Content delivery networks are a technological service option that many businesses are starting to catch on to. While they’ve been around a while, growth in the industry is expected to jump exponentially in the next few years. GlobalDots says that could equal out to a $17 billion industry by 2017. The reason why is fairly clear: Businesses are going to be depending on quality streaming, live content to reach wider audiences all over the globe.
A content delivery network delivers on this front in more ways than one. It does this by consolidating various media tools that can help benefit the increasing demand for perfect video quality.
Creating a Global Network
The most significant quality to a content delivery network is the ability to quicken Internet speed to a global audience. As international markets become important to many businesses, being able to provide media services to them can mean a major boon. By relaying media through local points of presence, a streaming live event could technically be screened to other countries with few if any video freezes.
On a scale within the United States, it’s even more invaluable as businesses start to use more streaming media and feature live events. By using CDN’s, you can essentially start your own media network where clarity can equal that of regular over-the-air or cable TV. This isn’t to say you should start streaming sitcoms, even if some major names (like Denny’s) have already tried a web series.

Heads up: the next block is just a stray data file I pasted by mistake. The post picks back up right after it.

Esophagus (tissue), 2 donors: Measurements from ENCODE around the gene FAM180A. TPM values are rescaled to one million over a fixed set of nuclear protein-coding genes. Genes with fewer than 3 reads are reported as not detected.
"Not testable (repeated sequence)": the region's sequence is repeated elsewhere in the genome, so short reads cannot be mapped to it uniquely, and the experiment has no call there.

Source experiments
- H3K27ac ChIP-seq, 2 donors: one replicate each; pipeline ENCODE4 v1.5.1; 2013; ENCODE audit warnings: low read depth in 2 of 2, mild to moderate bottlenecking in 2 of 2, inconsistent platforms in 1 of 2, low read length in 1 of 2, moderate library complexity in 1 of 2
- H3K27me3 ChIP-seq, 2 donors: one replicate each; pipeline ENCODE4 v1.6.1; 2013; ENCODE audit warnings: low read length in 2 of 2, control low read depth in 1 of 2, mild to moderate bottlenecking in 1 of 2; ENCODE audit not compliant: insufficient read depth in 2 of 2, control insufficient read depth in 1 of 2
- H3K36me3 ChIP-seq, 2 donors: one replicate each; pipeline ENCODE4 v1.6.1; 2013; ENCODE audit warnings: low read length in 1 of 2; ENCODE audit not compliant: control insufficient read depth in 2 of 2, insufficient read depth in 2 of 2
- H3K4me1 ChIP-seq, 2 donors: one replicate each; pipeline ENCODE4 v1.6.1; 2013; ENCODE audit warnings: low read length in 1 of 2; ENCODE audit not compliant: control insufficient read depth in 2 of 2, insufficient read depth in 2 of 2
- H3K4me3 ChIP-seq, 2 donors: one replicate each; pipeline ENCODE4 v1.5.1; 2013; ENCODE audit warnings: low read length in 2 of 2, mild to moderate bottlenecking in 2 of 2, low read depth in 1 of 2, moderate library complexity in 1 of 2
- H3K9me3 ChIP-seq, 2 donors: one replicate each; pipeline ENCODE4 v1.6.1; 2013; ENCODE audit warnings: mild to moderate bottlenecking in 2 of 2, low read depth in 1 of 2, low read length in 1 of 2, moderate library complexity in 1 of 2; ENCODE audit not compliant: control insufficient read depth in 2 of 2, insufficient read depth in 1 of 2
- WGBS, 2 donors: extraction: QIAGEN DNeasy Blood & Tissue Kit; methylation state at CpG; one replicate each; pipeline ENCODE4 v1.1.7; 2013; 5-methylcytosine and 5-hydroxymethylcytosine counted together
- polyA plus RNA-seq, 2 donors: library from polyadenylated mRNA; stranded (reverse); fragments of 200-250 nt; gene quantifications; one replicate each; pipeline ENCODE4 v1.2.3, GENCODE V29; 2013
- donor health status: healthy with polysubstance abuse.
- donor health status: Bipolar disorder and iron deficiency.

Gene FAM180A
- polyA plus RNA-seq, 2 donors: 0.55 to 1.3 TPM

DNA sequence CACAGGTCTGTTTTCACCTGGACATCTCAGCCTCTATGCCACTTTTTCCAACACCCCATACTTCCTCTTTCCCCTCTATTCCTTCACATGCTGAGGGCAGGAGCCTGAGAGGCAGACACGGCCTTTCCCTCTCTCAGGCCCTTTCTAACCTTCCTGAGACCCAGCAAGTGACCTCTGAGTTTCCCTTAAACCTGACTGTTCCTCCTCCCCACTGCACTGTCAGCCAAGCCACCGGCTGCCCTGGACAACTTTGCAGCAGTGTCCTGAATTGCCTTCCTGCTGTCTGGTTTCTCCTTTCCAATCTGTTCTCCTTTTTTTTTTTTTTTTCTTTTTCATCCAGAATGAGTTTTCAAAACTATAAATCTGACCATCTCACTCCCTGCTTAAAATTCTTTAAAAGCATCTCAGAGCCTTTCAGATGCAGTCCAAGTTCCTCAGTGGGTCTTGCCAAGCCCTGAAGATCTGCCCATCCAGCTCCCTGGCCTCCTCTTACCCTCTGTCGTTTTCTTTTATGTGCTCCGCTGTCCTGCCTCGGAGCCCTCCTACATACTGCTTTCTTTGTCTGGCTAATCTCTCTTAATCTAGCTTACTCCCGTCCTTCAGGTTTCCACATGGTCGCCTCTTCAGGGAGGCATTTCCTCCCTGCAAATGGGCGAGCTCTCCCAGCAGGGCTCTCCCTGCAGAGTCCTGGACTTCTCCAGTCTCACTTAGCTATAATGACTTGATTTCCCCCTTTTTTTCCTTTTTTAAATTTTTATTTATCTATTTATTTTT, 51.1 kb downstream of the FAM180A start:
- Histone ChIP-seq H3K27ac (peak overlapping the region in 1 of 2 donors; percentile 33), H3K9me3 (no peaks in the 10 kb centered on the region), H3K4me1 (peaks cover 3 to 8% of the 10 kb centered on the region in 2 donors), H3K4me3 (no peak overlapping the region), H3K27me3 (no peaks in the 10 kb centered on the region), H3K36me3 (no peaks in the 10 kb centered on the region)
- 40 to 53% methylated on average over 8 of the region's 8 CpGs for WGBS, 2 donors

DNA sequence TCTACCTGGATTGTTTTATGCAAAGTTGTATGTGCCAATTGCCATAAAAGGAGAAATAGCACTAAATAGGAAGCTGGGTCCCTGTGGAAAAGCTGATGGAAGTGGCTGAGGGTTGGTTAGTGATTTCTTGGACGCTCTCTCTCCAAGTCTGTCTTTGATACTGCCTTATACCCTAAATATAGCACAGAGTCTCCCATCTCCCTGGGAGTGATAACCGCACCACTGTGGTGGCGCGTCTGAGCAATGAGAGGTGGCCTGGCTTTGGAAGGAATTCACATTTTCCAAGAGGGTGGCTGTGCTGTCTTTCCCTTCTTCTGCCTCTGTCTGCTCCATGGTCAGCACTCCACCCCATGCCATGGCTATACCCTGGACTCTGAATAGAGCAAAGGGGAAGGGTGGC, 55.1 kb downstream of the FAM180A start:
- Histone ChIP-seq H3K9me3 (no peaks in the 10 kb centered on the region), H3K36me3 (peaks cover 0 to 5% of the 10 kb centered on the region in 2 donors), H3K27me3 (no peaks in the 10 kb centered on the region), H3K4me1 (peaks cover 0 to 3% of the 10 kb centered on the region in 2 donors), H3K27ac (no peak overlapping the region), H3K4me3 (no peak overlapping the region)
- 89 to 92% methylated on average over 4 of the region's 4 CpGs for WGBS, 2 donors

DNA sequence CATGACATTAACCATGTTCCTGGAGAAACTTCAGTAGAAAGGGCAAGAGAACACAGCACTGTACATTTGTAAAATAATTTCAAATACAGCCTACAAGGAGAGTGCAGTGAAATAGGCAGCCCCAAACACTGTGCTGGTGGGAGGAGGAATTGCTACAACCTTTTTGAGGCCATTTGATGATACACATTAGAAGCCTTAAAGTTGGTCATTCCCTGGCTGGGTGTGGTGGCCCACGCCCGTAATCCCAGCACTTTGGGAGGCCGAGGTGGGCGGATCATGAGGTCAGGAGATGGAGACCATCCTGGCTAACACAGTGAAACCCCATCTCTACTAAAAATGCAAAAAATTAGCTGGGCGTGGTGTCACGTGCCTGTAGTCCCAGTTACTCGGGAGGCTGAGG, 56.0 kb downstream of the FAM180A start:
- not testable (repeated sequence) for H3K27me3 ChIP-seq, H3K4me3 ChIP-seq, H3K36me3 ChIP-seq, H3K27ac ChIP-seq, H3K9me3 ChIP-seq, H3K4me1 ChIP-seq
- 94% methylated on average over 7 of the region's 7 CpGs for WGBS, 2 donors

Any service providing a content delivery network overseas is already doing you a favor compared to any other option. Beforehand, you had to go through separate media services globally that could essentially be blocked with local firewalls. China, for instance, has always been a problem on getting content through due to firewall restrictions. Many global content delivery networks are now set up to allow content through, as long as it’s within the guidelines of what’s allowed.
For most businesses, getting access to places like China is invaluable, particularly when you’re sharing something useful and not controversial. Services that provide these global networks can help consolidate the technology to eliminate any further need to go through separate entities.
Saving Money on the Media Consolidation
Without going through separate, complicated services, a business can use one content delivery network service for a recurring fee. That already cuts expenses considerably in trying to send content overseas. Domestically, it works just as well, and the various networks throughout the country can route content to specific places when a disaster occurs. This can be very helpful when you’re streaming a live event and one part of the country you want to stay connected to loses initial connection due to natural circumstance.
Now that the technology is here to get your content out there with perfect clarity, your only concern now is making sure your content is worthy of the proliferation. Hopefully, you can snowball the video content revolution of providing something creative and meaningful to match some of the best shows on cable TV or Netflix.